[Tod] wrote in to tell us about his latest project. It’s called wifino, and aims to set your Arduino free by offering a web-based IDE, online storage for your Arduino sketches, and even WiFi enabled hardware to upload sketches wirelessly.

The wifino was conceived with the same train of thought as the codebender IDE we saw earlier this week. Instead of only providing a web-based programming environment, the wifino works in conjunction with wifino hardware, meaning you can upload sketches over a wireless connection.

On the software side of things, the wifino IDE features code editing, compiling, and uploading right from a browser. There are plans for a github-style interface in the works, allowing for the easy sharing of Arduino sketches from makers around the world.

[Tod] is planning on getting a Kickstarter underway in the next few weeks to get the wifino boards out into the wild. We’ll be sure to keep you updated with any info or specs that come our way.

You can check out [Tod] uploading code from the Windows and iOS clients after the break.

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Codebender: An online Arduino IDE

Because everything is moving to a web app, [Vasilis Georgitzikis], a.k.a. [tzikis] developed codebender, a cloud-based Arduino IDE replete with built-in libraries, documentation, and the ability to upload your code to an Arduino from a browser.

To compile an Arduino sketch, codebender uses clang a wonderful compiler that will give you extremely descriptive warnings on terrible code. Like any good IDE, there’s built-in highlighting and documentation, and a small bit of Java allows you to upload your code and monitor the serial port right in the browser.

One of the more interesting innovations is codebender’s (upcoming) use of a TFTP bootloader. With this and an Ethernet shield, it’s easy to upload code to any Internet-connected Arduino, whether it’s on your desk or halfway across the world. We can see that being very useful for a data logger or even a UAV balloon, and can’t wait to see it in action.

Program your Arduino via IR using the Arduino IDE

Here’s a way to program an Arduino wirelessly while still using the stock IDE. It uses an alternative bootloader called SuperDuplex along with an IR receiver like the ones used for TV remotes.

As you can see, this does take two parts. There is the target device which has the IR receiver, as well as the transmitting unit which connects to the computer via USB. You can see a demonstration of the programming process after the break. It might be a bit slow, but nothing outrageous.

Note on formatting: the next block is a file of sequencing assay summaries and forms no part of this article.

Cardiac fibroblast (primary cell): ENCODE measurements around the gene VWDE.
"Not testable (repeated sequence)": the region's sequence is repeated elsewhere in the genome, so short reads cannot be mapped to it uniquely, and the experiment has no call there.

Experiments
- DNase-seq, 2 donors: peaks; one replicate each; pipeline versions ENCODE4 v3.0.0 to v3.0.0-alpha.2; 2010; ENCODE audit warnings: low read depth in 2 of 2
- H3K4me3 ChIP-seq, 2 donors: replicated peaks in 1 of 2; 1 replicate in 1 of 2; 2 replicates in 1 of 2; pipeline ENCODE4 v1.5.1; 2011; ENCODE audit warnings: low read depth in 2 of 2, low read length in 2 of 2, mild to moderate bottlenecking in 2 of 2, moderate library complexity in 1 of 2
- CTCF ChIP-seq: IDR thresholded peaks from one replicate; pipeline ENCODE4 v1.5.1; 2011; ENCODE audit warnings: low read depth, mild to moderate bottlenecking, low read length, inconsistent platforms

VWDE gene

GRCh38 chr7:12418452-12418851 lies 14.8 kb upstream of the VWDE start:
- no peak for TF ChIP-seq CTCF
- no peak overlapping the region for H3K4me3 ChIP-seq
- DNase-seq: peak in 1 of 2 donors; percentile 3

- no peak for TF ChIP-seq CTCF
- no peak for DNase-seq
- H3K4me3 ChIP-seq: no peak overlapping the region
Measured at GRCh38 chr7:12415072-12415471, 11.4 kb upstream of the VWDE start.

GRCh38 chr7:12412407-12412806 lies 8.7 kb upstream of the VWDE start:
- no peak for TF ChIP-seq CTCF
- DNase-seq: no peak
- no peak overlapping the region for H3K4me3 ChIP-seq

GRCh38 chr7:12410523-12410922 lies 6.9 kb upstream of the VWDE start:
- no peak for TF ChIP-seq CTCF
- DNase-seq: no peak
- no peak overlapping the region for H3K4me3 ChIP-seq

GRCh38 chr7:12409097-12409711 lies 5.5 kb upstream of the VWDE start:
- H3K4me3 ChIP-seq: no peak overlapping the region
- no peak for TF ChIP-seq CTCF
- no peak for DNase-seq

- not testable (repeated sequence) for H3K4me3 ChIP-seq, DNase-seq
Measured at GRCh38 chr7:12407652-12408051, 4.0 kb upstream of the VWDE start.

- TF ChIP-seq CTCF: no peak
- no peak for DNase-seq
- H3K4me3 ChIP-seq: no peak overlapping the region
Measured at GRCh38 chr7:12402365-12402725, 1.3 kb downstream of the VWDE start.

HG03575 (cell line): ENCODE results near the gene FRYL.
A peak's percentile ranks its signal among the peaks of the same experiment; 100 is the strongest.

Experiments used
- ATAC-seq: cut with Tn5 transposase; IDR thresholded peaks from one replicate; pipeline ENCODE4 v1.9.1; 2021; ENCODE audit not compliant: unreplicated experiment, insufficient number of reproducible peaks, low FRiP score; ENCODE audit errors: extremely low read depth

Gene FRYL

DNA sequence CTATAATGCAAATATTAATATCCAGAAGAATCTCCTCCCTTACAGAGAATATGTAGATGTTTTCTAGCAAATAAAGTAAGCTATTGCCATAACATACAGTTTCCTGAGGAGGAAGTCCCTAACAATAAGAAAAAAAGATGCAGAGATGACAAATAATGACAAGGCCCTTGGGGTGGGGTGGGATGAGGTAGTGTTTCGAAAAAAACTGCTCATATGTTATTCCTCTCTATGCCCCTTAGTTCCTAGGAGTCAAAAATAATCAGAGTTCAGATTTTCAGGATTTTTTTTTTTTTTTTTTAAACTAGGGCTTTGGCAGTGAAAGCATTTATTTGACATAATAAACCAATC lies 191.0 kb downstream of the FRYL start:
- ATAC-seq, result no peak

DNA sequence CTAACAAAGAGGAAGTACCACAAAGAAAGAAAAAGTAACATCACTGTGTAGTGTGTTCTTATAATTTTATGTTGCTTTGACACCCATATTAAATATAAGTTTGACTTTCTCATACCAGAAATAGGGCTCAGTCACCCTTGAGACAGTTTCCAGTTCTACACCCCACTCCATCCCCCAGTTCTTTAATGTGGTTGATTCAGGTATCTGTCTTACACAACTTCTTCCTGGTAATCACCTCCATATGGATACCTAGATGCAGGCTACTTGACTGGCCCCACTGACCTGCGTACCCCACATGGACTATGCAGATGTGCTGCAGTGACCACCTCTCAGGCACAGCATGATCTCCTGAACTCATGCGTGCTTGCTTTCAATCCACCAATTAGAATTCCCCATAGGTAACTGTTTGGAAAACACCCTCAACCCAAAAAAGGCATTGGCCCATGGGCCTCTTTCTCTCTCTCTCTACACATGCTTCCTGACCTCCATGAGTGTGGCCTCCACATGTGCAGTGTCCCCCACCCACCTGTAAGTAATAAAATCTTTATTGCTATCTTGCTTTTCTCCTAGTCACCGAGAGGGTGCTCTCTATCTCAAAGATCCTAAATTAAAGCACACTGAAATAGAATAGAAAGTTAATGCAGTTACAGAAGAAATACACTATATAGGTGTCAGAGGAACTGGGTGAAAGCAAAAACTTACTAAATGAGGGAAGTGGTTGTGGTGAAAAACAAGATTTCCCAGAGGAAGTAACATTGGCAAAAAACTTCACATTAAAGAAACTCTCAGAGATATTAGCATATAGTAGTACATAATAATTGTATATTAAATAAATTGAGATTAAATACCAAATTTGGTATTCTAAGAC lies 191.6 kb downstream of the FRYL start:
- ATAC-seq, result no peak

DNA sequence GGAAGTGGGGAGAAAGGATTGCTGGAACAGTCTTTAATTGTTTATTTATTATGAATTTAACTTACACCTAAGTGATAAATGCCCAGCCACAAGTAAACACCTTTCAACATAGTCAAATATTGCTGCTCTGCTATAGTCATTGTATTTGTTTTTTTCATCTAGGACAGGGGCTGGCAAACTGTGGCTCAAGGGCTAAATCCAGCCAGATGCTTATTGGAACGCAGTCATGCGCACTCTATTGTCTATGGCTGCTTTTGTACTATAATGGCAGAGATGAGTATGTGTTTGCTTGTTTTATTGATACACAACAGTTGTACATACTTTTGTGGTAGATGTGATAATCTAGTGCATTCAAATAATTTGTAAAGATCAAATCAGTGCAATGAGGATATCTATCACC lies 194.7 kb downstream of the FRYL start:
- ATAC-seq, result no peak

With hobby electronics we always thing that “what does it do?/what is it for?” is the wrong question. But in this case we there’s a very apparent use for it. If you’ve built a gadget for use in a harsh environment and want to keep the number of openings in the enclosure to a minimum (like for an underwater ROV) this is perfect. Just make sure there’s a window for the IR receiver and you’ll be able to program as much as you want. Of course it still looks like you need a method to manually reset the target chip, but you’ll think of something.

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Program a microcontroller over the Internet

If you’ve ever wanted to program a microcontroller “in the cloud,” you might want to head over to Inventor Town, an online IDE that allows you to write and compile firmware for the MSP430 series of microcontrollers.

After logging in with your Google account, you’re presented with a ‘My Projects’ page. From there, you can make as many projects as you like for the MSP430x2231 or ~x2211 microcontrollers. The online editor has the vital keyword highlighting feature, but sadly not many of the more advanced text editor features, like a red underlined syntax errors. After you’ve written your code, press the compile button, download your .HEX file and upload to your board.

We’re surprised we haven’t seen something like this before. To us, this seems like the ideal basis for a github-style microcontroller code-sharing website. Any enterprising ATtiny fans want to take a crack at this one?

Thanks [Rob] for sending this one in.